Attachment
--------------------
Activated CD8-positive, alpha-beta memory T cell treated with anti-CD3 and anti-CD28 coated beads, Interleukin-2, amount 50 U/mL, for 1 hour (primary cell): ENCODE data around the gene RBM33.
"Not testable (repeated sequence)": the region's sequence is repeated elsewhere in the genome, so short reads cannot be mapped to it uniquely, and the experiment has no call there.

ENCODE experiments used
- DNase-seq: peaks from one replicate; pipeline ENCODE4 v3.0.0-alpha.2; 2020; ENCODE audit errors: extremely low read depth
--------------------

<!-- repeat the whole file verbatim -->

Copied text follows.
Activated CD8-positive, alpha-beta memory T cell treated with anti-CD3 and anti-CD28 coated beads, Interleukin-2, amount 50 U/mL, for 1 hour (primary cell): ENCODE data around the gene RBM33.
"Not testable (repeated sequence)": the region's sequence is repeated elsewhere in the genome, so short reads cannot be mapped to it uniquely, and the experiment has no call there.

ENCODE experiments used
- DNase-seq: peaks from one replicate; pipeline ENCODE4 v3.0.0-alpha.2; 2020; ENCODE audit errors: extremely low read depth